But this is a good example of the two sides of freedom. Yes, you're free to not be educated, but that choice automatically also makes you a slave in other regards. I believe this is true in just about everything, where your choice for one kind of freedom is a choice for some kind of slavery as well.
This seems obvious in the ongoing debate about "rights vs security," where one side believes we cannot give up our rights for safety, because that creates a slippery slope toward tyranny, where we've given up all our rights. In short, giving up rights makes us slaves. On the other hand, if the government has no oversight on our lives and cannot provide security as a result, do we lose the right to be safe in public places? Or maybe that's not a right? Is true freedom only having police and court systems respond after there's a problem?
If crimes can be prevented through a watchful eye, though, then you certainly have these two sides of freedom, where freedom from oversight causes slavery to threats; and freedom from threats offers slavery to lost rights. Is there a legitimate balance? Or should it be all or nothing?
Another example on the collective level, we have one argument where the government shouldn't intrude in our lives and therefore should collect little to no taxes. I suspect most proponents of this argument would accept taxes for federal defense and oversight of interstate matters. But they probably wouldn't support most social programs, investments in science, etc. If we were free to use most of our money tax-free for ourselves as individuals, would this drive more in the way of personal and local responsibility? Or would it drive more crime because people were without jobs were starving, or because we weren't progressing as quickly in technology and our economy was being passed up?
Without answering those questions, I'm again just posing the idea that one freedom typically leads to another kind of slavery; keeping most of the money we work for is one kind of freedom; investing in the good of the whole is another kind. I see a third option where some types of government spending were indeed investments; publicly funded university breakthroughs, for instance, that private corporations profit from should include royalties to the government that, in turn lower public taxes. But I digress.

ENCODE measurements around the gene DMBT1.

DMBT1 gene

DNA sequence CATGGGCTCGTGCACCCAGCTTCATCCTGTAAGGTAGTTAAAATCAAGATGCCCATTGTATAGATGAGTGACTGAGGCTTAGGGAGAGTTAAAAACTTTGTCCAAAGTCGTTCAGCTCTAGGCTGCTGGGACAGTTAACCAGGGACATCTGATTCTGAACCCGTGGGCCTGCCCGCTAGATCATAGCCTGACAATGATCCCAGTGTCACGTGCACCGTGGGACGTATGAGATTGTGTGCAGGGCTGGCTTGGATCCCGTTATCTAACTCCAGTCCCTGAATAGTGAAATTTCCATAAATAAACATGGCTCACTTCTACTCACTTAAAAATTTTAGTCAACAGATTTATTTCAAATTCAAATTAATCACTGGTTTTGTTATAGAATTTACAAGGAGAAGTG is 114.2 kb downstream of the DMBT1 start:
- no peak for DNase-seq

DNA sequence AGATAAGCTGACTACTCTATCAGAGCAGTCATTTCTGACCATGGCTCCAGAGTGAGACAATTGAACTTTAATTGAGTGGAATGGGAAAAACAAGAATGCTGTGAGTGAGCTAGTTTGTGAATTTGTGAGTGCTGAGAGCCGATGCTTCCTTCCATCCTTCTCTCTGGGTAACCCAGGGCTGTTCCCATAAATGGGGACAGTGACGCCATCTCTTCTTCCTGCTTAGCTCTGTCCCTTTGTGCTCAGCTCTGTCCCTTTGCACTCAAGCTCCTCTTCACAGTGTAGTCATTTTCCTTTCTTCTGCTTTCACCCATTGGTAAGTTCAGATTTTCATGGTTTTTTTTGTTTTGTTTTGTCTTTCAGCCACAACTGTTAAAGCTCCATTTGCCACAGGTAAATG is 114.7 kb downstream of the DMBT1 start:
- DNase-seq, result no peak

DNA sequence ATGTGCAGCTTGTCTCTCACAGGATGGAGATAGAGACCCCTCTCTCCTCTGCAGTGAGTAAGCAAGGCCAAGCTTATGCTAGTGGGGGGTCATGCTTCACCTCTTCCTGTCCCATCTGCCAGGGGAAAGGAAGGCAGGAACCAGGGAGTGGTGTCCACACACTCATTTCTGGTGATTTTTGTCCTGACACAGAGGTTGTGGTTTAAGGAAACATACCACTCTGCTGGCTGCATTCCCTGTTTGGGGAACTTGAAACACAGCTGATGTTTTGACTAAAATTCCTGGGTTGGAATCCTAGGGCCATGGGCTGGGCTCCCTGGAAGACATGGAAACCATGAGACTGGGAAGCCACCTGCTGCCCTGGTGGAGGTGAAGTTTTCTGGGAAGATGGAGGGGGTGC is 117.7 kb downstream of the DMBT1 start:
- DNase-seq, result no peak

In short, I think it's generally worth looking at both sides of an argument, acknowledging that there may be wisdom in both points of view even if we hold fast to one side. I believe this can help us do a lot more bridging from a place of mutual respect; a lot more of finding collective solutions.
And we'd better respect this dual nature of freedom if we want to respect ourselves, because it runs rampant in our own lives. We generally desire the freedom to do whatever we want, but our choices have consequences -- positive or negative in terms of how we experience them. So yes, we're free to eat whatever we want, but if it's sweets all day long, we'll probably face health problems before long. So is that freedom? Yes. But does it create a kind of slavery, in this case to the health realities of how we're built? Yes. So we can discipline ourselves and eat well and maybe this feels like it's not freedom, but a healthier body and mind provide us with another kind of freedom.
Two sides of the same coin.
To me, you see this in relationships too. When you're married, for instance, there are new restrictions on your life that you don't have as a single person. And yet, I find that the longer you're in a healthy marriage, the freer you become in many ways. It offers a whole new world of experiences and support.
This is the great contradiction: that restriction often leads to greater freedom. Indeed, all those who sacrificed their lives and their fortunes to establish the United States believed that short-term sacrifice would lead to long-term good. And I'm sure parents around the world have experienced that the freedom of enjoying a healthy family dynamic takes all sorts of personal freedom sacrifices.
I think the same is true in our personal growth. To keep a complex topic simple -- ignoring the challenge of how we identify ideal vs. unideal traits and actions in ourselves, for instance, especially as we get to subtle shades of "right and wrong" -- it takes a great deal of restriction against our lower tendencies to grow into better tendencies. And while this looks like having less freedom than another has, I believe an increasing mastery over oneself comes with many benefits that ultimately yield more freedom.
And I frankly feel that if more people strove toward this kind of personal freedom, we would have a "trickle up effect" on society and on our government, and it might just be the most powerful thing we can do to change our world. If so, then we all have the opportunity to be freedom fighters, no matter what our station in life.
Maybe the people in the video don't know that we claimed our independence from Great Britain in 1776. But I'd say the greater concern is what we need to continue claiming independence from in our lives today. Our Founding Fathers sacrificed a great deal for freedom, but this is a never ending process individually and collectively. I'm grateful for the sacrifices they made 240 years ago; but I'm also grateful to everyone who makes a personal sacrifice for someone else, for something bigger than themselves. To me, this is what continues providing us with freedom and making our country great. And it's something we need more of every day.